Phone booths in China. Photo by Marie-Claire Holmes.
News stories currently inflaming the media and blogosphere:
A bill before the House of Representatives would allow photos of flag-draped American caskets arriving on American soil.
McCain attempts to influence conflict
Vladimir Putin's war enablers George Bush and Dick Cheney are taken to task in Salon. And why oh why are they trying to stir up the Cold War again? Don't we have enough problems in Iraq and Afghanistan?
I find it highly suspect that John McCain and his lobbyist advisers (paid by the Georgian government) are talking daily to the Georgian president. And McCain's even sent his surrogates including Joe (once a Democrat) Leiberman and Lindsay Graham to Georgia - for what purpose and at taxpayers' expense?
As Josh Marshall writes in Talking Points Memo: McCain "... really has gone considerably beyond what's ever been considered appropriate or acceptable for a presidential candidate. He's worked at fairly evident cross-purposes with the president of his own party. He's been in several times a day phone contact with one of the key players in the drama. He's dispatching his own faux diplomatic delegations to the scene..."
Update Friday night: Josh Marshall has an update on McCain's bizarre comportment, as he appears to forget the US currently is involved in two wars:
"My friends, we have reached a crisis, the first probably serious crisis internationally since the end of the Cold War. This is an act of aggression," McCain said.
"Let's run-down the list," Marshall writes. "Iraqi invasion of Kuwait, followed by the US expulsion of Iraq from Kuwait. Collapse of Yugoslavia and subsequent wars of aggression between successor states. US invasion of Afghanistan. US invasion of Iraq. There are a slew of other examples of serious international crises over the last 16-18 years.
"One of the great threats we face is the personal sense of grandiosity of the lead foreign hands who shape the course of our role in the world. Not national grandiosity, but personal grandiosity. Because if you're a foreign policy hand or political leader your own quest for greatness is constrained by whether or not you live in times of grand historical events.
"There's a lot of this nonsense floating around today by pampered commentators who want to find a new world historical conflict to write bracing commentary about before we're done with the one from last week. But John McCain might be president in six months. And whether it's his own shaky judgment, temperament or just the desire to find a campaign issue, this loose cannon is a real threat to this country."
Meanwhile, a Russian writer says the real story about the conflict isn't being reported, at least not in the United States.
Campaign rhetoric discredited
In Time magazine, Joe Klein decries the rubbish being espoused by the McCain campaign and its supporters:
"...Back in the day, John McCain was the sort of politician who would stand first in line to call out this sort of swill. (As, I'm sure Barack Obama or John Kerry would do, if some hate-crazed, money-grubbing left-winger published a book claiming that McCain had been successfully brainwashed in Vietnam--as Kerry did indeed do when a group of spurious Bush-backing Vietnam vets tried to claim exactly that about McCain during the 2000 Republican primary in South Carolina.)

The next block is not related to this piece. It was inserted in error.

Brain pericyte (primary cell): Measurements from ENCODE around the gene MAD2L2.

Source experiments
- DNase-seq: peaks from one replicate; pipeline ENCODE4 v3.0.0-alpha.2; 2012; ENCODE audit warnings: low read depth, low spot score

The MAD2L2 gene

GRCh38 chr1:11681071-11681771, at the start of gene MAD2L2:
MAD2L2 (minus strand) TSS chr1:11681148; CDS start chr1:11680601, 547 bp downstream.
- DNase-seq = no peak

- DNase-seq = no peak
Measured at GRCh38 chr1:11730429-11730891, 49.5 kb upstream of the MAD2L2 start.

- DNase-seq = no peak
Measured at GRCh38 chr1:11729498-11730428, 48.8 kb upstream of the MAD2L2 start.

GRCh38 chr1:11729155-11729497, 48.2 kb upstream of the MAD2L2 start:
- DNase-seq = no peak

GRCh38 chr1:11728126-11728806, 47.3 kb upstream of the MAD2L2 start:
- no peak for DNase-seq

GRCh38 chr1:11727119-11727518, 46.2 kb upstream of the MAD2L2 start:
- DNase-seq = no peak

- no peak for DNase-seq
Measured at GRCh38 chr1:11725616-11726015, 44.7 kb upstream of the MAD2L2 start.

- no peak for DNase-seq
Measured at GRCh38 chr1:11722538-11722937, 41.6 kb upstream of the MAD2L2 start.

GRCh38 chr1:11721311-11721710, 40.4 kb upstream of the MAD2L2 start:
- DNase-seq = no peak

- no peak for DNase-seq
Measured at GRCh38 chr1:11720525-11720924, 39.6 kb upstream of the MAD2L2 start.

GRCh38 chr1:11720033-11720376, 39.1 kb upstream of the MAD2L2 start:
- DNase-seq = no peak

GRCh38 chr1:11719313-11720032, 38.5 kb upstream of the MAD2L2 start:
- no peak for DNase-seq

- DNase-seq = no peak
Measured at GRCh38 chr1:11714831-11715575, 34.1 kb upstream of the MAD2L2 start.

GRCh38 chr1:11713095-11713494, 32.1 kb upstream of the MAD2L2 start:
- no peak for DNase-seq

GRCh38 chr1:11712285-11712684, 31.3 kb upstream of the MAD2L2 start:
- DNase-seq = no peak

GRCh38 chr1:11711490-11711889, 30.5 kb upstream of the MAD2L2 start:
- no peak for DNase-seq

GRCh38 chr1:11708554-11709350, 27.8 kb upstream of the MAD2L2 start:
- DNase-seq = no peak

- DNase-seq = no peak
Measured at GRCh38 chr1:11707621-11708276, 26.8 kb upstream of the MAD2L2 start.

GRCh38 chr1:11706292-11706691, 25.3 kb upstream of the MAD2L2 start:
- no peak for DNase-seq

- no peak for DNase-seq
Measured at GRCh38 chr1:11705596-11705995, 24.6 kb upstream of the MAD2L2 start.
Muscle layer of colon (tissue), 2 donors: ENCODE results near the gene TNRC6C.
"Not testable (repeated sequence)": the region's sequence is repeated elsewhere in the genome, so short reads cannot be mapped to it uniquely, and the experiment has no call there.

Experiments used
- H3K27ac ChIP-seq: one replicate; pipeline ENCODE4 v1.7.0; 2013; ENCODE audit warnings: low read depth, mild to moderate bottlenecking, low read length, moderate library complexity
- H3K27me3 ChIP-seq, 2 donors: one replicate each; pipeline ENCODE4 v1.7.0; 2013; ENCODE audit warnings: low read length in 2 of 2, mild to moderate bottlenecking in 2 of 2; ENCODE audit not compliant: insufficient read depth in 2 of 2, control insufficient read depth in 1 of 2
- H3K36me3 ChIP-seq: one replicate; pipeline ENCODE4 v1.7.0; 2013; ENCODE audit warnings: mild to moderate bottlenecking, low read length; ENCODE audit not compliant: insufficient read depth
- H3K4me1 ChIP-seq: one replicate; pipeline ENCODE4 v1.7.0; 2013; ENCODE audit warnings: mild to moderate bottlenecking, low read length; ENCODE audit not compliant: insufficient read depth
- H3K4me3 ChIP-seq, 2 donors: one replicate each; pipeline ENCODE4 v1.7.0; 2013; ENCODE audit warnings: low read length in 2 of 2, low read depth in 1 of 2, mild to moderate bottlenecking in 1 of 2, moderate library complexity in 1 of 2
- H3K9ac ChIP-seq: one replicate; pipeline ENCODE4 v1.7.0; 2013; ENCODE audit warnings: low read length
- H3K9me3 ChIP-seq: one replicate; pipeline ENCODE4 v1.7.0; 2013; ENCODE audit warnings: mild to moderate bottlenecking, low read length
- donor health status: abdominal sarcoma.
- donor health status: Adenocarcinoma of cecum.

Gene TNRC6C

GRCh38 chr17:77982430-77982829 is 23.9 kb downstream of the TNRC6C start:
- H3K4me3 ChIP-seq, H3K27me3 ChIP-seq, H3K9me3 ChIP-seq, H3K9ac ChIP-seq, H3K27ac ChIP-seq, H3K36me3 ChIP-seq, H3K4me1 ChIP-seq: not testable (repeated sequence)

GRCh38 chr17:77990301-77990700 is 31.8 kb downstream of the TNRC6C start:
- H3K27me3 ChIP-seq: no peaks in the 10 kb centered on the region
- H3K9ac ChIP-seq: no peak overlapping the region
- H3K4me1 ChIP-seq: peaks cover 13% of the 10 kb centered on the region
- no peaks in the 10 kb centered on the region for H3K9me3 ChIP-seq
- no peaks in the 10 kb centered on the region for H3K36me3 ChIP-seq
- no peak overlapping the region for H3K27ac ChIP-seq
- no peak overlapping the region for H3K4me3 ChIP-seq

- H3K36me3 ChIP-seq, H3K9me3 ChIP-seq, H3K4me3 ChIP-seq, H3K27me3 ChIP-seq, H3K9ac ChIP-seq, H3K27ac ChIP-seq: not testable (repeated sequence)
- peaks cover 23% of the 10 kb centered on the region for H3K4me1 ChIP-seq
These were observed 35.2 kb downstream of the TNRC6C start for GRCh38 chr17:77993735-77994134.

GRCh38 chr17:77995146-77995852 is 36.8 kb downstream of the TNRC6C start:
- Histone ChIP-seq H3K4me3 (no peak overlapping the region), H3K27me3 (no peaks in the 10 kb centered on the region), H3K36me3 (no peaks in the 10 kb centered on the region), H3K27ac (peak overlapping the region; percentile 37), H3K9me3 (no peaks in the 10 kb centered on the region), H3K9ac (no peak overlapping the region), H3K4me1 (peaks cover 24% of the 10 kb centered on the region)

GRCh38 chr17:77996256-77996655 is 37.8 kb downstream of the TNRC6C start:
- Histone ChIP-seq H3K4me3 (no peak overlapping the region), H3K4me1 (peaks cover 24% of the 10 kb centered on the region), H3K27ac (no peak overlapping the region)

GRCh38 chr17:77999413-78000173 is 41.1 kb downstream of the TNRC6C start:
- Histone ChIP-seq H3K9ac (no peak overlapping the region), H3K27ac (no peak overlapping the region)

"But we're not seeing those sorts of claims being made about McCain this year...because Democrats tend not to do that sort of thing. They are the sorts of claims that Republicans--Bush Republicans--make. They range from the blatantly extra-curricular, like Corsi's book, to the official McCain-sanctioned introduction made by Joe Lieberman--of all people--yesterday: that Obama doesn't "put America first."
"There is no excuse for what the McCain campaign is doing on the "putting America first" front. There is no way to balance it, or explain it other than as evidence of a severe character defect on the part of the candidate who allows it to be used. There is a straight up argument to be had in this election: McCain has a vastly different view from Obama about foreign policy, taxation, health care, government action...you name it...Apparently, though, McCain isn't confident that conservative policies and personal experience can win, given the ruinous state of the nation after eight years of Bush. So he has made a fateful decision: he has personally impugned Obama's patriotism and allows his surrogates to continue to do that. By doing so, he has allied himself with those who smeared him, his wife, his daughter Bridget, in 2000. Those tactics won George Bush a primary--and a nomination. But they proved a form of slow-acting spiritual poison, rotting the core of the Bush presidency. We'll see if the public decides to acquiesce in sleaze in 2008, and what sort of presidency--what sort of country--that will produce."
Book slammed for lies, innuendo
Meanwhile, Barack Obama's campaign fights back against Jerome Corsi's slanderous book Obama Nation. The Obama campaign website's "Unfit for Publication" corrects Corsi's distortions and untruths. The book was published by professional Republican campaign operative Mary Matalin's imprint and Corsi is a 9/11 conspiracy theorist who also played a significant role in the Swift-Boat campaign against Massachusetts Senator John Kerry. And Media Matters debunks Corsi's dubious claims point-by-point. As Media Matters spokesman Paul Waldman remarked in an interview with CNN's Larry King, "slime between the pages of a book is still slime."
This YouTube video made by a non-professional says it all.
And Joe Conason writes a pre-election memo to Hillary Clinton.